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Research Papers

Quantitative Comparison of Pocket Geometry and Pocket Decomposition to Obtain Improved Spiral Tool Path: A Novel Approach

[+] Author and Article Information
Divyangkumar D. Patel

Mechanical Engineering Department,
Sardar Vallabhbhai National Institute of Technology,
Surat, Gujarat 395007, India
e-mail: dd.divyang@gmail.com

Devdas I. Lalwani

Associate Professor
Mechanical Engineering Department,
Sardar Vallabhbhai National Institute of Technology,
Surat, Gujarat 395007, India
e-mail: dil@med.svnit.ac.in

1Corresponding author.

Manuscript received June 16, 2016; final manuscript received September 22, 2016; published online January 27, 2017. Assoc. Editor: Radu Pavel.

J. Manuf. Sci. Eng 139(3), 031020 (Jan 27, 2017) (10 pages) Paper No: MANU-16-1338; doi: 10.1115/1.4034896 History: Received June 16, 2016; Revised September 22, 2016

In the 2.5D pocket machining, the pocket geometry (shape of the pocket) significantly affects the efficiency of spiral tool path in terms of tool path length, cutting time, surface roughness, cutting forces, etc. Hence, the pocket geometry is an important factor that needs to be considered. However, quantitative methods to compare different pocket geometries are scarcely available. In this paper, we have introduced a novel approach for quantitative comparison of different pocket geometries using a dimensionless number, “DN.” The concept and formula of DN are developed, and DN is calculated for various pocket geometries. A concept of percentage utilization of tool (PUT) is also introduced and is considered as a measure and an indicator for a good tool path. The guidelines for comparing pocket geometries based on DN and PUT are reported. The results show that DN can be used to predict the quality of tool path prior to tool path generation. Further, an algorithm to decompose pocket geometry into subgeometries is developed that improves the efficiency of spiral tool path for bottleneck pockets (or multiple-connected pocket). This algorithm uses another dimensionless number “HARIN” (HARI is the acronym of “helps in appropriate rive-lines identification” and suffix “N” stands for number) to compare parent pocket geometry with subgeometries. The results indicate that decomposing pocket geometry with the new algorithm improves HARIN and removes the effect of bottlenecks. Furthermore, the algorithm for decomposition is extended for pockets that are bounded by free-form curves.

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Figures

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Fig. 2

Pocket geometries along with EAC, EPC, MEC, and LEC: (a) triangular shaped, (b) plus shaped, and ((c) and (d)) octagonal shaped with spike protruding outside and inside, respectively

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Fig. 3

((a)–(g)) Trend of D0, D1, D2, D3, D4, D5, and Ce along with PUT, respectively, for various pocket geometries

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Fig. 4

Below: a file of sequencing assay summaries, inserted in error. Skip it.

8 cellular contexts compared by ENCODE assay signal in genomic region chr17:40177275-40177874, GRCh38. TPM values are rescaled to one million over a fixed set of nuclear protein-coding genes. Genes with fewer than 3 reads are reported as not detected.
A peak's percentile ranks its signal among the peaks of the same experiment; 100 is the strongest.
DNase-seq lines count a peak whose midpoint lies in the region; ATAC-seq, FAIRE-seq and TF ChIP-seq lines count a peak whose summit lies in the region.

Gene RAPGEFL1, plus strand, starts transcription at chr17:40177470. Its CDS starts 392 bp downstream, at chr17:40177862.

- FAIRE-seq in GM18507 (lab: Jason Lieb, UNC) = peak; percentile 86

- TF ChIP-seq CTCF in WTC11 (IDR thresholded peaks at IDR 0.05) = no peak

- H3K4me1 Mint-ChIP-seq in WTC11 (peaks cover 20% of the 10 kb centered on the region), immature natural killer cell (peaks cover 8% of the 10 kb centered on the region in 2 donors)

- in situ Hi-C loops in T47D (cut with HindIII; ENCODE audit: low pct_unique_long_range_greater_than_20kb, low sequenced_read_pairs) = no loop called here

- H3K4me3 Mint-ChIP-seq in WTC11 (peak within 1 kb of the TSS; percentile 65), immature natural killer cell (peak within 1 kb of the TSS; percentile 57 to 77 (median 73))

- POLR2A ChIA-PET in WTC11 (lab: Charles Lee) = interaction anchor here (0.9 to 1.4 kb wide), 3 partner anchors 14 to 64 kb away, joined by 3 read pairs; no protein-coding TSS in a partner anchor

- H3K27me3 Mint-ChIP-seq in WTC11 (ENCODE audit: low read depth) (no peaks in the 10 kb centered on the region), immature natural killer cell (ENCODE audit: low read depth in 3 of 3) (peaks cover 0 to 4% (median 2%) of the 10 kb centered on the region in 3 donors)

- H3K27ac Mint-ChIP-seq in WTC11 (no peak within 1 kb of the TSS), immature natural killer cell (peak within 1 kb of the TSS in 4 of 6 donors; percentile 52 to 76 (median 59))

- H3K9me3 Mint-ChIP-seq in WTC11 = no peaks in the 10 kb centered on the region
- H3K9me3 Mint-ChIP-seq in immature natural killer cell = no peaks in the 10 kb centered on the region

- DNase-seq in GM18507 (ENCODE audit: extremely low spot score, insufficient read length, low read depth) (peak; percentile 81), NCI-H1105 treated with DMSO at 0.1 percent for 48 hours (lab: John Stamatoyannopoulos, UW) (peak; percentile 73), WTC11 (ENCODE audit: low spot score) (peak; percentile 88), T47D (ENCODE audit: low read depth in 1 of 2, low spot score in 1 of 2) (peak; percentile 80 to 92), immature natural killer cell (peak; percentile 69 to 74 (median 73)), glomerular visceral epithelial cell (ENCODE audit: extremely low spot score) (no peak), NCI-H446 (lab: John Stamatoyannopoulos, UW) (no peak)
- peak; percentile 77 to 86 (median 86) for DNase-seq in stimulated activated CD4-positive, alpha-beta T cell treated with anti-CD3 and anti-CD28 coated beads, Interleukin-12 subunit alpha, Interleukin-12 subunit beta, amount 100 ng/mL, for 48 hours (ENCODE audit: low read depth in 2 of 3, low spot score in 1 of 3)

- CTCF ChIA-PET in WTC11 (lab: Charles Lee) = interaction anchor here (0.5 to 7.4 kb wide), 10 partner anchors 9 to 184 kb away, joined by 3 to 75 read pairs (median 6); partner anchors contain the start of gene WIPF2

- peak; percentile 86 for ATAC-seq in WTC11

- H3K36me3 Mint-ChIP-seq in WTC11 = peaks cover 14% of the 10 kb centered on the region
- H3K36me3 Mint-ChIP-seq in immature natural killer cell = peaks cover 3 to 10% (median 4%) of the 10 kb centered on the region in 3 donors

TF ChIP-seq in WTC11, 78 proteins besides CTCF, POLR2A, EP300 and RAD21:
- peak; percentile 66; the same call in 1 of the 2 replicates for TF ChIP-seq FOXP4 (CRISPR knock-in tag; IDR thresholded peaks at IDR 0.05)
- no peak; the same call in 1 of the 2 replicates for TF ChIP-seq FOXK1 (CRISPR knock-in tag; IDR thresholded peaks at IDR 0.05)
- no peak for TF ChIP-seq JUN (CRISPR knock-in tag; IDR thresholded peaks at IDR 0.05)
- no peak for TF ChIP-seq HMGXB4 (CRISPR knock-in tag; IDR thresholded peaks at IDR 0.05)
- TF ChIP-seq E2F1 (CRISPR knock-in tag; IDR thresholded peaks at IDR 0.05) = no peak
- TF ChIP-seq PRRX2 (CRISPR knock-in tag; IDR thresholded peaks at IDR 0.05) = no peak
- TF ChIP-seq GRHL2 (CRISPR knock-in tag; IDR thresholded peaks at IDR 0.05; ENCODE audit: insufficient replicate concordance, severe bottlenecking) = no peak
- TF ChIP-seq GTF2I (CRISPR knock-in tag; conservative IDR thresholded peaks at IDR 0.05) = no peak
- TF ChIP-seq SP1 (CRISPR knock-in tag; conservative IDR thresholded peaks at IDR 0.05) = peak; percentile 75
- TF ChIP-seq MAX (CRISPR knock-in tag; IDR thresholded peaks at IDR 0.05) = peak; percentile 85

((a)–(e)) Spiral tool path, LEC, EAC, EPC, and MEC for different regular polygonal geometries and (f) plot showing comparison of DN, DNspiral, and PUT

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Fig. 5

((a)–(e)) Spiral tool path, LEC, EAC, EPC, and MEC for different plus-shaped geometries and (f) plot showing comparison of DN, DNspiral, and PUT

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Fig. 6

((a)–(e)) Spiral tool path, LEC, EAC, EPC, and MEC for different triangular-shaped geometries and (f) plot showing comparison of DN, DNspiral, and PUT

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Fig. 7

((a)–(e)) Spiral tool path, LEC, EAC, EPC, and MEC for different rectangular-shaped geometries and (f) plot showing comparison of DN, DNspiral, and PUT

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Fig. 8

((a)–(e)) Spiral tool path, LEC, EAC, EPC, and MEC for different irregular-shaped geometries and (f) plot showing comparison of DN, DNspiral, and PUT

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Fig. 9

((a)–(e)) Spiral tool path, LEC, EAC, EPC, and MEC for different elliptical-shaped geometries and (f) plot showing comparison of DN, DNspiral, and PUT

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Fig. 10

Plot of DN and PUT in decreasing order of DN

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Fig. 11

Polygon before decomposition with possible spit lines for typical bottleneck corner

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Fig. 12

Spiral tool path on decomposed polygon

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Fig. 13

Examples of pocket decomposition on H-, S-, and M-shaped pockets

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Fig. 14

Split line (rive line) determination using Pi and Pj  and spiral tool path for two different free-form pockets (i.e., (a) and (b)) after pocket decomposition

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Fig. 15

A pocket with an island

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